The Tiger’s Prey (Courtney Saga #16), by Wilbur Smith and Tom Harper

Three stars

Wilbur Smith brings Tom Harper along with him to create the latest in the Courtney saga, returning to the high seas of the 18th century. Tom Courtney is the son of the master seafarer, Sir Hal Courtney. The entire Courtney clan are well known for having control of the seas and have planted many deep roots, especially along the African continent. Tom is rumoured to have turned on members of his family to save his own honour and is rumoured dead. This is the narrative that young Francis Courtney holds close to his heart. When the last remnants of his family are killed, young Francis goes in search of Tom, hoping to discover if he truly has been killed. If not, he will undertake to complete the task and ensure his own father did not die in vain. Francis discovers Tom is alive and well, though has been keeping a low profile in South Africa. Francis lets his bluster get the better of him and Tom is prepared to turn the tables on this young Courtney. Instead, they agree to work together and set sail for the East Indies, sure to find adventure during the journey. What follows is a collection of storms on the high seas and interactions with other swashbucklers as Tom and his crew seek assistance when they arrive on shore. With Francis at his side, Tom engages the locals in more adventure than any man could handle… any man but a Courtney. Limping through to the end, the reader will be lucky to keep their bearings in this addition to what might be the weakest of the three sagas, that of the seas. Many pardons to readers of the review, as I will be the first to admit, my summary of the story is poor, hampered by not being able to connect with the piece, as discussed below.

I have long had an issue when an author passes away or ‘retires’ and another takes over the reins of a series. Many a collection of books have gone down the drain when the original creator no longer has control of their master work. Wilbur Smith’s turning the Courtney series over to others has been a recipe for disaster and yet books continue to be published. Having devoured all of Smith’s past Courtney saga novels (attributed solely to him) and loving them, this was yet another let down for me. One must be careful where to point fingers. It might be Harper trying to slide into the massive literary footprint or the fact that I am not a fan of the ‘Courtneys on the seas’ branch, but this book grabbed me as effectively as marble tossed on a Velcro wall. There was obviously some character development and action peppered throughout, but I just could not find myself grasping onto what was going on. It may also have been that the story was not adequately divided into chapters, choosing instead to be a single blob of writing that continued to flow from page to page (or for us audio listeners, minute to minute). I felt myself lost and without any form of help as I tried to push through this book. The sole redeeming beacon ended up being that the book ended and I could move on to something else. Alas, I feel that my reading the saga may finally have come to an end. I have little interest in continuing if Wilbur Smith feels that he must allow others to trifle with his work. Surely, he has lost that burning desire to create high-caliber work and only seeks the royalties for something that has his name plastered to the cover.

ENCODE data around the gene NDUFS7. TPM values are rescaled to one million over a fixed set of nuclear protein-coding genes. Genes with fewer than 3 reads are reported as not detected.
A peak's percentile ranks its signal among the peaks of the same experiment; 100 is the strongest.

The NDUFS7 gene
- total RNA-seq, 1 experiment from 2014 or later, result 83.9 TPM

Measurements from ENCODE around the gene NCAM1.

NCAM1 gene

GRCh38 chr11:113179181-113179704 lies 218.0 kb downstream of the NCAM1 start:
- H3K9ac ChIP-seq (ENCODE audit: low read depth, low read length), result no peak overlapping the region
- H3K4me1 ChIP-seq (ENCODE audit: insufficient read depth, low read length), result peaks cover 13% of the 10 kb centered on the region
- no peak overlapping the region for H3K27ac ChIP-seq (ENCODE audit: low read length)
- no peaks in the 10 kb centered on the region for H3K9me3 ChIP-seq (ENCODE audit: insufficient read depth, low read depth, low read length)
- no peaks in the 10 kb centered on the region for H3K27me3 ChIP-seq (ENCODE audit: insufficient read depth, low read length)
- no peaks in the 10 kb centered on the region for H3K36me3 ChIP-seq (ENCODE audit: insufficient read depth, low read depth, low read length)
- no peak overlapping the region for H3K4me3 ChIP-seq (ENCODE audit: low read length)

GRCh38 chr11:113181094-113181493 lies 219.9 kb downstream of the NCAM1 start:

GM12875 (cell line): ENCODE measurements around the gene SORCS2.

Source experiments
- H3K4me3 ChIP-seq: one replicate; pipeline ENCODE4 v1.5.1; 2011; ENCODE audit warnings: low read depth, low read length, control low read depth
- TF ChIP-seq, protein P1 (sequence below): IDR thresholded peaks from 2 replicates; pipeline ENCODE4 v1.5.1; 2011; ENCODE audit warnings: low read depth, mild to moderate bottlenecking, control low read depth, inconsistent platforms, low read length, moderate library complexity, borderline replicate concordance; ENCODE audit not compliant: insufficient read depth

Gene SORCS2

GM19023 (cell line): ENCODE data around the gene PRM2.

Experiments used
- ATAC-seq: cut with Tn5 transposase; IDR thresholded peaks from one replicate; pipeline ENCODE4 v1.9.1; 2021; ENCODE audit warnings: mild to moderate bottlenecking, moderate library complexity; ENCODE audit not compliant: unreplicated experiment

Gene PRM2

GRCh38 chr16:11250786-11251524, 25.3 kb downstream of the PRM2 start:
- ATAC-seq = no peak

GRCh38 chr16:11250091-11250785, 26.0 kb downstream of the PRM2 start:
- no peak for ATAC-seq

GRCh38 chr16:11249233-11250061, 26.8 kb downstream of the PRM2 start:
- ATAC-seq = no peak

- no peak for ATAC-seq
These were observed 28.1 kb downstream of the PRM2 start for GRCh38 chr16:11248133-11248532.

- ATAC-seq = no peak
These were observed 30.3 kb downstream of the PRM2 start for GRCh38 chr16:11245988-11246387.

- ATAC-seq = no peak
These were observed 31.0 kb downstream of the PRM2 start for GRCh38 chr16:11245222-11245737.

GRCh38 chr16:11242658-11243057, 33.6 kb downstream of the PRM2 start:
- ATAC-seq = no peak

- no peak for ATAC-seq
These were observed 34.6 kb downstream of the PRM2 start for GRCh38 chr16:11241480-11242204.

Oh, Messrs. Smith and Harper, how you have disappointed Courtney series fans with this. I hope many readers will not use this book as a benchmark for the entire series, which has had moments of brilliance.

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War Cry (Courtneys # 14), by Wilbur Smith (with David Churchill)

Eight stars